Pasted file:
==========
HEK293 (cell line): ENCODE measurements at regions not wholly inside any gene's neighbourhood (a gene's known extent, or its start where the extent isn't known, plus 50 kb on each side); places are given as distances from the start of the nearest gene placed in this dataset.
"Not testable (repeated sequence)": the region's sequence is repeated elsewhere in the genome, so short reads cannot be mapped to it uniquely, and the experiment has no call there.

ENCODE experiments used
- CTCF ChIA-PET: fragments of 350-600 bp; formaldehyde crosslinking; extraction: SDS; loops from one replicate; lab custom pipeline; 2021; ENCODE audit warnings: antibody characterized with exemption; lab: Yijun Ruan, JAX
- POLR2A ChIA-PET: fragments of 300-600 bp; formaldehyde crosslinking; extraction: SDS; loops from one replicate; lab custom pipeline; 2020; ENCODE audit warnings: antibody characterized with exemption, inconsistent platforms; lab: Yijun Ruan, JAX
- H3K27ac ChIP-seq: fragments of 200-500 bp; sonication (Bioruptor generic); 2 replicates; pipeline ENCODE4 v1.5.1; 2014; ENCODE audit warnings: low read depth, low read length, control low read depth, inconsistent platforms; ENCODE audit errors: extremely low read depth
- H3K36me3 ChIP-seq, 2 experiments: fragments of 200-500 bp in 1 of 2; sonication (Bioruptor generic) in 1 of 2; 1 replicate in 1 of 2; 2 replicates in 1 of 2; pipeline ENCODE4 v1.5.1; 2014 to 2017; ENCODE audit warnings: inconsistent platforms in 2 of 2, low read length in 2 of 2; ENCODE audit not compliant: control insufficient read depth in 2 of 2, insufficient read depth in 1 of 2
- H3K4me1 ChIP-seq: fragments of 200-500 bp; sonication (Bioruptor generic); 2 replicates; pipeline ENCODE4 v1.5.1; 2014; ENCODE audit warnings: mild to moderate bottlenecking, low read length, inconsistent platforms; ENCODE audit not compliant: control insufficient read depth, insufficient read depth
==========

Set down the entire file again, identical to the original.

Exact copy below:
HEK293 (cell line): ENCODE measurements at regions not wholly inside any gene's neighbourhood (a gene's known extent, or its start where the extent isn't known, plus 50 kb on each side); places are given as distances from the start of the nearest gene placed in this dataset.
"Not testable (repeated sequence)": the region's sequence is repeated elsewhere in the genome, so short reads cannot be mapped to it uniquely, and the experiment has no call there.

ENCODE experiments used
- CTCF ChIA-PET: fragments of 350-600 bp; formaldehyde crosslinking; extraction: SDS; loops from one replicate; lab custom pipeline; 2021; ENCODE audit warnings: antibody characterized with exemption; lab: Yijun Ruan, JAX
- POLR2A ChIA-PET: fragments of 300-600 bp; formaldehyde crosslinking; extraction: SDS; loops from one replicate; lab custom pipeline; 2020; ENCODE audit warnings: antibody characterized with exemption, inconsistent platforms; lab: Yijun Ruan, JAX
- H3K27ac ChIP-seq: fragments of 200-500 bp; sonication (Bioruptor generic); 2 replicates; pipeline ENCODE4 v1.5.1; 2014; ENCODE audit warnings: low read depth, low read length, control low read depth, inconsistent platforms; ENCODE audit errors: extremely low read depth
- H3K36me3 ChIP-seq, 2 experiments: fragments of 200-500 bp in 1 of 2; sonication (Bioruptor generic) in 1 of 2; 1 replicate in 1 of 2; 2 replicates in 1 of 2; pipeline ENCODE4 v1.5.1; 2014 to 2017; ENCODE audit warnings: inconsistent platforms in 2 of 2, low read length in 2 of 2; ENCODE audit not compliant: control insufficient read depth in 2 of 2, insufficient read depth in 1 of 2
- H3K4me1 ChIP-seq: fragments of 200-500 bp; sonication (Bioruptor generic); 2 replicates; pipeline ENCODE4 v1.5.1; 2014; ENCODE audit warnings: mild to moderate bottlenecking, low read length, inconsistent platforms; ENCODE audit not compliant: control insufficient read depth, insufficient read depth